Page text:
“We choose to go to the Moon in this decade and do the other things, not because they are easy, but because they are hard; because that goal will serve to organize and measure the best of our energies and skills, because that challenge is one that we are willing to accept, one we are unwilling to postpone, and one we intend to win.” – John F Kennedy, President of the United States, September 12, 1962
“If there’s going to be a vehicle on the moon, it’s going to be a General Motors vehicle, and I’m going to make sure that happens.” – Sam Romano, Program Manager, Lunar Roving Vehicle Mobility System project, Delco Electronics
“Well, there she sits, buddy, just a gleaming in the sun
“There to greet a working man when his day is done
“I’m gonna pack my pa and I’m gonna pack my aunt
“I’m gonna take them down to the Cadillac Ranch” – Bruce Springsteen, Cadillac Ranch, 1980
“Well, I’m not bragging babe so don’t put me down (deuce coupe)
“But I’ve got the fastest set of wheels in town (deuce coupe)
“When something comes up to me, he don’t even try (deuce coupe)
“’Cause if I had a set of wings, man I know she could fly” – Beach Boys, Little Deuce Coupe, 1963
President Kennedy’s initial declaration in 1962 precipitated the Project Apollo space program, which took us to the moon. Kennedy loosely defined one main goal: get there and get back. His stated vision didn’t extend past getting there. The entire US human spaceflight program through Projects Mercury, Gemini, and the initial part of Project Apollo required that NASA master a step-by-step sequence of increasingly difficult tasks needed to set a person on the moon. But what happens after that?
Science happens. In the wake of Apollo 11’s success in putting Neil Armstrong and Buzz Aldrin on the moon, NASA started sending astronauts trained in geology and actual geologists to the moon. During Apollo 11, 12, and 14, the astronaut geologists walked on the moon’s surface, taking photographs and collecting rocks. Hundreds of pounds of rocks.
On Apollo 15, 16, and 17, the astronauts drove on the moon’s surface in a car manufactured jointly by Boeing and General Motors. I have vivid memories of the Project Apollo astronauts driving the Lunar Rover – formally called the Lunar Roving Vehicle or LRV – on the moon, jaunting along, tossing fishtails of lunar dust into the air – oops, vacuum – and cutting donuts in the lunar regolith. If you were watching these same videos during those times, perhaps you share those memories.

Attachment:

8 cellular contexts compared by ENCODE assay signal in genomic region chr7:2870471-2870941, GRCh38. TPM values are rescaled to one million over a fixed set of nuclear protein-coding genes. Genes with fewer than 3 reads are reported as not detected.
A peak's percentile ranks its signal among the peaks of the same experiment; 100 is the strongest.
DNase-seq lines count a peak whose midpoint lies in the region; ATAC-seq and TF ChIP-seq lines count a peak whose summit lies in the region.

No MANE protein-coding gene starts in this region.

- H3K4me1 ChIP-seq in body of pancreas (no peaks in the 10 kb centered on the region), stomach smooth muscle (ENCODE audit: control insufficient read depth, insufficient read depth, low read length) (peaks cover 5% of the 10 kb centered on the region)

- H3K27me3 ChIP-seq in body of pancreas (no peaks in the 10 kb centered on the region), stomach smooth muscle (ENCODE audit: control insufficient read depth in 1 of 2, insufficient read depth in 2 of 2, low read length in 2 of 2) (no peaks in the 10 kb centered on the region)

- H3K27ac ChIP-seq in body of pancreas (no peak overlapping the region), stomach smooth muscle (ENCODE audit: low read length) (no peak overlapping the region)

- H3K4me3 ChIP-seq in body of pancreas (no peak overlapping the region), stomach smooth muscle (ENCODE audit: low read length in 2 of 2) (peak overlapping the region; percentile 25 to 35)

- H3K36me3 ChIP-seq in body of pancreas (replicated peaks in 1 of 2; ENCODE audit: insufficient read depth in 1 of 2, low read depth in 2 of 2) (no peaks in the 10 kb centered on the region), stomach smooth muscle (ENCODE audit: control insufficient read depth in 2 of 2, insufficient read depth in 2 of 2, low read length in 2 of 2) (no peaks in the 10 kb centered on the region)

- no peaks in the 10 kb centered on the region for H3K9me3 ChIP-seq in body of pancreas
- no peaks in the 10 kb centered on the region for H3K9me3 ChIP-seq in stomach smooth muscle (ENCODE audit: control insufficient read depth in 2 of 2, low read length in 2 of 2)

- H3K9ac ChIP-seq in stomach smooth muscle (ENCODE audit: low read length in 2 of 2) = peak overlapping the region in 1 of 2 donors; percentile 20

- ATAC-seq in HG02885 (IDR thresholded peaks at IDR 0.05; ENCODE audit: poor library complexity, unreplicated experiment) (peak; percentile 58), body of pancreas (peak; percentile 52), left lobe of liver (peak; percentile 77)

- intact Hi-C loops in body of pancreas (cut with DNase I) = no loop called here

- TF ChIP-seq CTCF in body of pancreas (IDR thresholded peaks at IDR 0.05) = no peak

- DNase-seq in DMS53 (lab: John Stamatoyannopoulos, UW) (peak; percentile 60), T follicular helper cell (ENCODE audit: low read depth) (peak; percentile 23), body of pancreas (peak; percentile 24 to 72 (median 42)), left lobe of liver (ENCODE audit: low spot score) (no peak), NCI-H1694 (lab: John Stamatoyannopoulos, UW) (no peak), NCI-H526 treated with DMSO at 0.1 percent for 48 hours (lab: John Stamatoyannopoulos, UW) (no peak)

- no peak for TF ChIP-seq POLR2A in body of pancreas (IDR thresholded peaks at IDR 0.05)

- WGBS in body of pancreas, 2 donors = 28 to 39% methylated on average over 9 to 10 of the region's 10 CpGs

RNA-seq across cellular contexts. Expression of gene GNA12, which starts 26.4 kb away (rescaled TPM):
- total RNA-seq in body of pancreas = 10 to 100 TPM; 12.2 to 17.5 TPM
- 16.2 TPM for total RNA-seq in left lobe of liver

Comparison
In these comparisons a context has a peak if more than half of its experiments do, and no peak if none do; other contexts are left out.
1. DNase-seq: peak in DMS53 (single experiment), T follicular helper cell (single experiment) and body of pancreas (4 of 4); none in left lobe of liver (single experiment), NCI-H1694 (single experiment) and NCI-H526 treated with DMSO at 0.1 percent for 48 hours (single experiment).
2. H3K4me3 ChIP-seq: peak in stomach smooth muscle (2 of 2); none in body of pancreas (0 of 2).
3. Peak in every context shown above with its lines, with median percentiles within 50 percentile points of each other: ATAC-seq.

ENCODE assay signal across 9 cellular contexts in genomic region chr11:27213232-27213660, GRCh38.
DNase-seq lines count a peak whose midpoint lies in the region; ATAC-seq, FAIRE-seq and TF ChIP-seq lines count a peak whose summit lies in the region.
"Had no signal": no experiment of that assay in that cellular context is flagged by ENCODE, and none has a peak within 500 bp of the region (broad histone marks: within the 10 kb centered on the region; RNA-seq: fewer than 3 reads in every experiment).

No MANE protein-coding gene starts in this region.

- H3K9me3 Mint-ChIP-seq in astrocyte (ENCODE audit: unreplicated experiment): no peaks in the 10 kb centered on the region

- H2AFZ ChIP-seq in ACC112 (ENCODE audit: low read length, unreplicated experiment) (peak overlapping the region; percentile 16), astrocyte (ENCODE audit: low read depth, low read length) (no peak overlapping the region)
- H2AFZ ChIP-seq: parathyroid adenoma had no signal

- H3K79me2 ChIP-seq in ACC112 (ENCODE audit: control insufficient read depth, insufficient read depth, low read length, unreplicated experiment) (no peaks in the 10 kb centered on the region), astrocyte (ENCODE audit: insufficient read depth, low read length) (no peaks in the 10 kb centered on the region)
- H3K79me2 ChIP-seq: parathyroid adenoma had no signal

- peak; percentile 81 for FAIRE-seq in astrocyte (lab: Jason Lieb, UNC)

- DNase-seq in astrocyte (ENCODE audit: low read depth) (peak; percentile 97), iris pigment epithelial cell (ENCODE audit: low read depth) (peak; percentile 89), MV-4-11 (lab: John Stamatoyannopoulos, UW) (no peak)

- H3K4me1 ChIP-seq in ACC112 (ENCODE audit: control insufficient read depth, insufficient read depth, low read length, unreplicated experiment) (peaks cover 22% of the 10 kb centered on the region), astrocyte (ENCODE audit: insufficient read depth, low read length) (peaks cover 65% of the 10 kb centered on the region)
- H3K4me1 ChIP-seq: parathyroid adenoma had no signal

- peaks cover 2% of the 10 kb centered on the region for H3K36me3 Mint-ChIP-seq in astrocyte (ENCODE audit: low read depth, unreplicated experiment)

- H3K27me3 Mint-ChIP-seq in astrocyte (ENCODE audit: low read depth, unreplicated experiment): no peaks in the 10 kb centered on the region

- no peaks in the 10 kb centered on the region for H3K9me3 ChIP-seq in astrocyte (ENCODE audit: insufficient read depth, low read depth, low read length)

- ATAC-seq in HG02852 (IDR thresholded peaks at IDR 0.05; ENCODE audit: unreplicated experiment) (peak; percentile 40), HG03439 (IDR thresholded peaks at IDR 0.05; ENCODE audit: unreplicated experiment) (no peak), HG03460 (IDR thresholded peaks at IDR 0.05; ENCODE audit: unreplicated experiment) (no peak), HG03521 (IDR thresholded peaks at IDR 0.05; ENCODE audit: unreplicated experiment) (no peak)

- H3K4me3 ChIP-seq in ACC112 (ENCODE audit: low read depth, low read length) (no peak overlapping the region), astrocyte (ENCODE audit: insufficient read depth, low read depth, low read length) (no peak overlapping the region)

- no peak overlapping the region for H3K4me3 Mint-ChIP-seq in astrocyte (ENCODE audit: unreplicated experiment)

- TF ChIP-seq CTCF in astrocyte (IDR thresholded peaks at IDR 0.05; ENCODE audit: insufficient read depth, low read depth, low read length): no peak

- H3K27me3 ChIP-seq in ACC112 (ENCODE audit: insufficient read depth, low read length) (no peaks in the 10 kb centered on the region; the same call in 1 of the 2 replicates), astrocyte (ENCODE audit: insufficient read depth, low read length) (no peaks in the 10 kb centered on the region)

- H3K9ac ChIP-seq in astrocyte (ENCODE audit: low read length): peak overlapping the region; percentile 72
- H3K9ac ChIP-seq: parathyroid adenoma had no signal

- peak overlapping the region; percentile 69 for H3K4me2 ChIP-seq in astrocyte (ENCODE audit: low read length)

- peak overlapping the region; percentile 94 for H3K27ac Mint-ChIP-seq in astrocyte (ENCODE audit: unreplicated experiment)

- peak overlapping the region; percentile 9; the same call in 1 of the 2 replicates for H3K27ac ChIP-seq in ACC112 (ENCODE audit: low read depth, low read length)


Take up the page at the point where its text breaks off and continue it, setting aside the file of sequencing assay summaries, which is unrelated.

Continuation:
Besides the astronauts themselves, the LRV was the coolest thing Project Apollo sent to the moon.
“Across the Airless Wilds,” a new book written by Earl Swift, chronicles the LRV’s history, from Werner von Braun’s early 3-part article series, which appeared in Collier’s magazine in 1952, through the development of conceptual lunar surface vehicles long before NASA decided it could put a car on the moon, to the breakneck, 17-month development program triggered by NASA’s late decision to build the LRV and take it to the moon as part of the later Project Apollo missions.
Werner von Braun, who’d become the first director of NASA’s Marshall Space Flight Center by this time, had been publicly advocating for a lunar exploration vehicle for nearly two decades, starting with his Collier’s articles and his television collaborations with Walt Disney. On May 23, 1969, just two months before the Apollo 11 launch and moon landing, NASA finally authorized von Braun to proceed with the development of the LRV. Four vehicles would be needed to take to the moon, and the first vehicle had to be ready by April 1971 – less than two years in the future.
Swift’s book carefully documents the Lunar Rover’s rapid development from the early competition among competing contract bidders (Bendix, Boeing/GM, Chrysler, and Grumman), to the awarding of the contract to Boeing/GM (not NASA’s first choice and not the lowest bidder), through many of the engineering obstacles overcome by the chosen development team, the multiple cost overruns caused by the hurried work needed to meet the program’s deadlines, and onward to the successful conclusion of the project with three LRVs carrying six astronauts on the moon’s surface in style. As the Soviets reportedly said: Americans take their cars everywhere.